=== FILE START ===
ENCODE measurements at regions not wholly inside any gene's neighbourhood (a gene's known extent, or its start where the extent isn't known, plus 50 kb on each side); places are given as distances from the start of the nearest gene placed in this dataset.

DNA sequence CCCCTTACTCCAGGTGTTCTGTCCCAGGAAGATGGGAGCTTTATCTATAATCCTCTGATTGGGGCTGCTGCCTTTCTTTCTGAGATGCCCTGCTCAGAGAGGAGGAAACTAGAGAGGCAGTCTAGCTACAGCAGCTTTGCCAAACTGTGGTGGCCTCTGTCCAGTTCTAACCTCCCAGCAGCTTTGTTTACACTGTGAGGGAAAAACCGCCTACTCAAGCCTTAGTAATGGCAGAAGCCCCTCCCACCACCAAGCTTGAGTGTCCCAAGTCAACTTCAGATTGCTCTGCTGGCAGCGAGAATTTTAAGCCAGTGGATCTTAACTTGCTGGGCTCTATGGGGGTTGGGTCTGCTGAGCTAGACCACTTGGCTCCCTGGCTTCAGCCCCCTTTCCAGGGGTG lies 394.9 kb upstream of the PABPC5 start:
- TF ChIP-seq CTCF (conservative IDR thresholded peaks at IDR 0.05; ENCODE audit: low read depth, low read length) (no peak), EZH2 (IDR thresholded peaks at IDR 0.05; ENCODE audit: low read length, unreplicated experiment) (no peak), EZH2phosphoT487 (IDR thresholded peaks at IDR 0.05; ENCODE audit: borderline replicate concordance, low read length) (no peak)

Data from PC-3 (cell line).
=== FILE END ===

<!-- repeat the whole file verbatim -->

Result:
ENCODE measurements at regions not wholly inside any gene's neighbourhood (a gene's known extent, or its start where the extent isn't known, plus 50 kb on each side); places are given as distances from the start of the nearest gene placed in this dataset.

DNA sequence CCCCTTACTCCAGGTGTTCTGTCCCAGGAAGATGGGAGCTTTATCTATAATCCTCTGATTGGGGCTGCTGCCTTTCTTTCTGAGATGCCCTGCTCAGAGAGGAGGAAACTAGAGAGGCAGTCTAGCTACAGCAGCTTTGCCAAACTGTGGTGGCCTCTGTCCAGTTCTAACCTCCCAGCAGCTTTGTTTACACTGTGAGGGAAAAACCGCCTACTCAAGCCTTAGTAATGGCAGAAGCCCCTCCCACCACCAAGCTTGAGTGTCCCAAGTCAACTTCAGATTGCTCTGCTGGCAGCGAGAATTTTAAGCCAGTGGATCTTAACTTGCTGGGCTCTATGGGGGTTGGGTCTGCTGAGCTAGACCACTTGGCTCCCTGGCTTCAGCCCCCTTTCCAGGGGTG lies 394.9 kb upstream of the PABPC5 start:
- TF ChIP-seq CTCF (conservative IDR thresholded peaks at IDR 0.05; ENCODE audit: low read depth, low read length) (no peak), EZH2 (IDR thresholded peaks at IDR 0.05; ENCODE audit: low read length, unreplicated experiment) (no peak), EZH2phosphoT487 (IDR thresholded peaks at IDR 0.05; ENCODE audit: borderline replicate concordance, low read length) (no peak)

Data from PC-3 (cell line).